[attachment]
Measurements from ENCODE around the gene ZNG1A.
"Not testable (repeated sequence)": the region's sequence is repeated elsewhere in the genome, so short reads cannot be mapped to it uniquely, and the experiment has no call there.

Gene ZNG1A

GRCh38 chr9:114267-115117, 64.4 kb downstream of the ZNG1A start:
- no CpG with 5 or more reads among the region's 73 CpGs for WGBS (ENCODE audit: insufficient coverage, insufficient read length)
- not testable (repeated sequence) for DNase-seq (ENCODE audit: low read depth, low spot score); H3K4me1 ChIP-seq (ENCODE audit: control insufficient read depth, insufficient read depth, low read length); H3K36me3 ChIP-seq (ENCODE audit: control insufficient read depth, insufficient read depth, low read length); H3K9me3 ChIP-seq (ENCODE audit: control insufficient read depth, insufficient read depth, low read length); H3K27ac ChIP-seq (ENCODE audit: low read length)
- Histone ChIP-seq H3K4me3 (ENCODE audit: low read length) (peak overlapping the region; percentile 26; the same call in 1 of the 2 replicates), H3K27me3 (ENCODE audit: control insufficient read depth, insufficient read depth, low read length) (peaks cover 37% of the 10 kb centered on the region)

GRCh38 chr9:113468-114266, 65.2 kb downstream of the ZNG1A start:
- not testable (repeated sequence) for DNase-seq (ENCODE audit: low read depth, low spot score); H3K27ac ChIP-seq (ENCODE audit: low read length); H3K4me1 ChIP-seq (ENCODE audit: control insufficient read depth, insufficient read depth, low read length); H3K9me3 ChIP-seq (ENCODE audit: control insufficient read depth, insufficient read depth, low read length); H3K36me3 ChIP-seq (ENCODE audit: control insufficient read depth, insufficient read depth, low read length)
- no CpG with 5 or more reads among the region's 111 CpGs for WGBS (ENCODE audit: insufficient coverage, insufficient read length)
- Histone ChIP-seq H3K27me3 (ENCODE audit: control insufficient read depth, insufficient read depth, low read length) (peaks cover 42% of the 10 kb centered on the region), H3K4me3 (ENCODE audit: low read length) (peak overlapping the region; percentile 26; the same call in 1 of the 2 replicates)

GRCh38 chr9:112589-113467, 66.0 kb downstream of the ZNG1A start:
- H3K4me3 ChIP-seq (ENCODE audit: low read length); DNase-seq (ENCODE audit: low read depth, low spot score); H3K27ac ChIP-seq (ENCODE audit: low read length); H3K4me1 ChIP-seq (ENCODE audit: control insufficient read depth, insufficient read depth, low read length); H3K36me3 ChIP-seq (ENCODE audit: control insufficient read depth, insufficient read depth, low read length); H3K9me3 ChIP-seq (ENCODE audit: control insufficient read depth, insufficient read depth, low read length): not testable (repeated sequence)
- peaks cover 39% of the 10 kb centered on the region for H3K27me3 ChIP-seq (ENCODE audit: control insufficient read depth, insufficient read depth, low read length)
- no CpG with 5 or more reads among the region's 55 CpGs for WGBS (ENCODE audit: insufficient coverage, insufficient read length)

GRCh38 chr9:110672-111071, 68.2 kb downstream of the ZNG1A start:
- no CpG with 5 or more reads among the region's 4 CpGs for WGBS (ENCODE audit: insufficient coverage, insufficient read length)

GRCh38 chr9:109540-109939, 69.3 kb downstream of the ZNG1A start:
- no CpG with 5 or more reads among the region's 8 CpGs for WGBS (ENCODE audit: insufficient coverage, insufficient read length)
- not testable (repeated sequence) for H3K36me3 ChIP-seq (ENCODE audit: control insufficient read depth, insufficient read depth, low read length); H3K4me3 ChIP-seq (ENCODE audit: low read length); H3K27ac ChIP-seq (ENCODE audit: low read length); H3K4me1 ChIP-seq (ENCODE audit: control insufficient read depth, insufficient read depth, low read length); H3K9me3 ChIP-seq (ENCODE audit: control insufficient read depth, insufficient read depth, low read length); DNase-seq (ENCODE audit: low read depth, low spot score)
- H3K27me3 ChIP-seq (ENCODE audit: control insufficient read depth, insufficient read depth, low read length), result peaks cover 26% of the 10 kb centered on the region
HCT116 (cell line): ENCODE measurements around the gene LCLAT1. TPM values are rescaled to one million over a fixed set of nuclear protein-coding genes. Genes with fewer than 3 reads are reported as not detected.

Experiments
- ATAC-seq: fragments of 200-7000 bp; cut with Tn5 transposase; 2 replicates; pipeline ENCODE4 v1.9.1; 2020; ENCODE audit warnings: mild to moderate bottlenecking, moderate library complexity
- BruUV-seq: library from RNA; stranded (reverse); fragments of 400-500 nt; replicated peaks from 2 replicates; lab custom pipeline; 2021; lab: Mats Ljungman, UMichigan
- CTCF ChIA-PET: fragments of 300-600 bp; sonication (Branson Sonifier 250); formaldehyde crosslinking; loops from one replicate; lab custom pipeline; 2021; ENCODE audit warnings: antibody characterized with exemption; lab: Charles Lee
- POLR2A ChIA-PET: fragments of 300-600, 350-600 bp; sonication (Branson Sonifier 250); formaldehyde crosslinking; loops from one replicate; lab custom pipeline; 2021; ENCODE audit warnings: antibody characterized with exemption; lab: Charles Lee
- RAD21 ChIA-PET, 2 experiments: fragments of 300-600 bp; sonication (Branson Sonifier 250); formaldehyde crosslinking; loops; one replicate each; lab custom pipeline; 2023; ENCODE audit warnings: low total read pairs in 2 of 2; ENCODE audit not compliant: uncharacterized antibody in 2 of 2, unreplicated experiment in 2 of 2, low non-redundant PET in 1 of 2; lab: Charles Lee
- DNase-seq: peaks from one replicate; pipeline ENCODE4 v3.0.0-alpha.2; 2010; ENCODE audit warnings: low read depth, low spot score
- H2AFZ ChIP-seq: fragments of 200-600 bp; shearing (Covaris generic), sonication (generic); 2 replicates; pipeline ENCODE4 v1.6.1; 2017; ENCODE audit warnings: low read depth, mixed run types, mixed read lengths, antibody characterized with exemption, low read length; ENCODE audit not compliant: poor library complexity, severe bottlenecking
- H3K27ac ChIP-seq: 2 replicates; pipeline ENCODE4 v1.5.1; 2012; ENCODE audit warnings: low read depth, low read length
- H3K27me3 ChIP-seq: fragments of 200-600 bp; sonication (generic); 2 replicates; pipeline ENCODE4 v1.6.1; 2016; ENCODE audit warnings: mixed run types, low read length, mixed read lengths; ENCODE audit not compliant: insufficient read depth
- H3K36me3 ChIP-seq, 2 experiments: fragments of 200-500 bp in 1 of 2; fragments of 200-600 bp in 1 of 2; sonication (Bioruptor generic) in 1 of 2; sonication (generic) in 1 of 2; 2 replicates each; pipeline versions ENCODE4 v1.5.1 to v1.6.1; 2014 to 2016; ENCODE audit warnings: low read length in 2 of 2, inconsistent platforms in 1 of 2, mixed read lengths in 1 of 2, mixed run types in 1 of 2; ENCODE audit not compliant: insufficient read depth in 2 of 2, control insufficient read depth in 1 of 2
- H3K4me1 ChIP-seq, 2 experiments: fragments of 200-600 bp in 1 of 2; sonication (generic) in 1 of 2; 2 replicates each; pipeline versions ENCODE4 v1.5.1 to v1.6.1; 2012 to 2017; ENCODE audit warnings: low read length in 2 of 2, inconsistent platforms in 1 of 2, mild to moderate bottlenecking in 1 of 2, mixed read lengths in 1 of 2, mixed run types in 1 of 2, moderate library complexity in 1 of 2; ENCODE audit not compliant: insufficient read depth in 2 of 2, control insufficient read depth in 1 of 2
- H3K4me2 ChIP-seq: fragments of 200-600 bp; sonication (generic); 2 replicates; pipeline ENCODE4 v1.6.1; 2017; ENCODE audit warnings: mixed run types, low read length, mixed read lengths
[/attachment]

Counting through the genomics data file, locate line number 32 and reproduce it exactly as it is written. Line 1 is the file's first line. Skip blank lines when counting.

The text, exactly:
- H3K27me3 ChIP-seq: fragments of 200-600 bp; sonication (generic); 2 replicates; pipeline ENCODE4 v1.6.1; 2016; ENCODE audit warnings: mixed run types, low read length, mixed read lengths; ENCODE audit not compliant: insufficient read depth